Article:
I recognize the value in teaching kids to build robots, but that’s not what I’m after. I’m trying to build a science unit around robotics, where students play with sensors and robot behavior at a very high level of abstraction. I want to hand them functional robots with a LOGO-esque syntax and back away.  I do not want anything to do with any flavor of BASIC.

I walked away, knowing that I could never assemble a breadboard as neatly as that 10yo girl.

MakerFaireNYC: Human Centered Computing

I’m really bad at roundup posts. I’ve been running non-stop this weekend, and the week before and for what feels like a long time before that.

MakerFaire was a great experience, if complex and a bit confounding. As a way of managing my own reflective process, I’m going through my photoroll and pocket detritus.

UMBC – Human Centered Computing and Assistive Tech

image via @ADEntheLIFE

What impressed me most about this group was the simple fact that they had a focus and a purpose -accsesible technology and assistive tools. While their table had a wide selection of printed trinkets, they were small and visually unremarkable in the extruded excess of MakerFaire.  I’m intrigued by the software that can auto generates 3d printed charts and graphs, even though the process is obviously too cumbersome and too slow for general use. UMBCC offers a MA/PHd concentration in Human Centered Computing, and these little gizmos call out to the universe of accessibility issues ignored by most of our “generalized” tech use. If you have a student with vison issues, how do you present graphical information to them? How do you teach the difference in growth between a parabolic and exponential curve to someone who can’t see the graphs?** What a fantastic challenge and focus. What a great way to bring the “why make” question into the heart of a prototyping/maker space.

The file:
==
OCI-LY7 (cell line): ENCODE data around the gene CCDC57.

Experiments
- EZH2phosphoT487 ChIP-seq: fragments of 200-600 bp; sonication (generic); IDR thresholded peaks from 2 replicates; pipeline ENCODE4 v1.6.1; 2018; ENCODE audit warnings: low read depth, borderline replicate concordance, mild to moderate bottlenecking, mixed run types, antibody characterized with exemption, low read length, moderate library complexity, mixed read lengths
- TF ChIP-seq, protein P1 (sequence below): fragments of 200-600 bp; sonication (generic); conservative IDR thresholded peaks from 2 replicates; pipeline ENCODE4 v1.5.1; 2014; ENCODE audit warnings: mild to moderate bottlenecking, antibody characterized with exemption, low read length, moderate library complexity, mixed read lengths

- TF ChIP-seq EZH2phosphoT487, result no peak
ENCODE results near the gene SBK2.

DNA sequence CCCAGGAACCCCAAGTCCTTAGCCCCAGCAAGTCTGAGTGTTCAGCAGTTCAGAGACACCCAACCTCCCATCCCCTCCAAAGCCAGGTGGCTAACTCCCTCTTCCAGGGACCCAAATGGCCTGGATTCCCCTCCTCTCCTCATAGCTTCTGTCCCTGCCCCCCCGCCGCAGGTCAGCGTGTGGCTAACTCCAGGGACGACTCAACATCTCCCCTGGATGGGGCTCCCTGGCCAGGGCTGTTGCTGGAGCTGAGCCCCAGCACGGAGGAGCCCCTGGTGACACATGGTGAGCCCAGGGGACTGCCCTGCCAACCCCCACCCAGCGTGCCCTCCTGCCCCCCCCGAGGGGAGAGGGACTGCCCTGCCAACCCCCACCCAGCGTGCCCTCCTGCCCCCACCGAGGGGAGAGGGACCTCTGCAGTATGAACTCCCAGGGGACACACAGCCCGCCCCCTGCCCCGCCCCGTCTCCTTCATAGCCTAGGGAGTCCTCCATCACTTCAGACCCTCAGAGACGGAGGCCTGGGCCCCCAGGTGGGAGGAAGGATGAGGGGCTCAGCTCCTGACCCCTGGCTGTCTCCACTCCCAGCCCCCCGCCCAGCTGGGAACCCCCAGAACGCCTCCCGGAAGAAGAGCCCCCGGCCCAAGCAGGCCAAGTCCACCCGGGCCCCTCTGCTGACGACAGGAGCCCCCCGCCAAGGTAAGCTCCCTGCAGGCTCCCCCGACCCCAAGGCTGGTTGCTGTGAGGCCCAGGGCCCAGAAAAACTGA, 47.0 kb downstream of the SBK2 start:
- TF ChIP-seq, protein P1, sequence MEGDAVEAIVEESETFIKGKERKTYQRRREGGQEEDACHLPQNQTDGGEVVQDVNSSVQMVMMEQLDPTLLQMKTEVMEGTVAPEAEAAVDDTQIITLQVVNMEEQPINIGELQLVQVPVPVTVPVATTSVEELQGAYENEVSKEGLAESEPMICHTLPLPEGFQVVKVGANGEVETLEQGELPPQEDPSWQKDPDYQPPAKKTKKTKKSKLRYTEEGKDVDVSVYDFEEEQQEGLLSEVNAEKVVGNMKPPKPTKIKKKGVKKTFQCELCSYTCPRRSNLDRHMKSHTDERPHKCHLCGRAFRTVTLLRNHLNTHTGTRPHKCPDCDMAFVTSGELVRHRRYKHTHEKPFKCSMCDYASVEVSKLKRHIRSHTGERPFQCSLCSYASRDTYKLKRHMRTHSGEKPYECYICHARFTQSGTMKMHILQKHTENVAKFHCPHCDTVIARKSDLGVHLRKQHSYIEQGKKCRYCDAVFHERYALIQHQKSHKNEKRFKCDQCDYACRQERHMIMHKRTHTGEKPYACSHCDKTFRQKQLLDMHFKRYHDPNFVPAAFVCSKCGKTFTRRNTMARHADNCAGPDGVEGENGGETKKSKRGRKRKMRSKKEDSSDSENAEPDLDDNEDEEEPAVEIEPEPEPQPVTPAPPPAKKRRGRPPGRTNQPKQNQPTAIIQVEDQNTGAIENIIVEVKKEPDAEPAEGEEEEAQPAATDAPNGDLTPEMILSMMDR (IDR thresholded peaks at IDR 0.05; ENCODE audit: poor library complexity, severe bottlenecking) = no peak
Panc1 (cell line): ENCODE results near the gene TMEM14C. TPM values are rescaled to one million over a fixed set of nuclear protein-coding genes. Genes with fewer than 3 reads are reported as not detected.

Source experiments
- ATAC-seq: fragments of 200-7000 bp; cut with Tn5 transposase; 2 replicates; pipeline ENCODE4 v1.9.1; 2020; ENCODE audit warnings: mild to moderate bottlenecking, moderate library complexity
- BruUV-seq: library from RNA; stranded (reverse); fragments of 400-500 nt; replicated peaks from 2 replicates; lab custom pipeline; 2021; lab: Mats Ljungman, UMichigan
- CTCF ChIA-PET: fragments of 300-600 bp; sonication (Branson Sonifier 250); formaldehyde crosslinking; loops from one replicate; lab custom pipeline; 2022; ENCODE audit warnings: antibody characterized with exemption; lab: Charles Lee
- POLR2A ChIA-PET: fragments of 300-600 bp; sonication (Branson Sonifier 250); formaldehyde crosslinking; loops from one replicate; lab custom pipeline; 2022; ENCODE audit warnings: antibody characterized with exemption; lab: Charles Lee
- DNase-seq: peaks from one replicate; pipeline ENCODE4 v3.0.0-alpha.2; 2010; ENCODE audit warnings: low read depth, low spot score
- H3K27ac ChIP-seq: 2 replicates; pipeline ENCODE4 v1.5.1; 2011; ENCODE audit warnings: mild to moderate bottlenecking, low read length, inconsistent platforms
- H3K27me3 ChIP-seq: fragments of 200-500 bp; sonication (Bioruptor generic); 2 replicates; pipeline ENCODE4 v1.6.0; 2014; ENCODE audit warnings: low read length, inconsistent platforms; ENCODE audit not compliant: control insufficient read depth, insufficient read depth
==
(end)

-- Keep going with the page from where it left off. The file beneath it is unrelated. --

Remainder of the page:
**I think that might be a scratch project.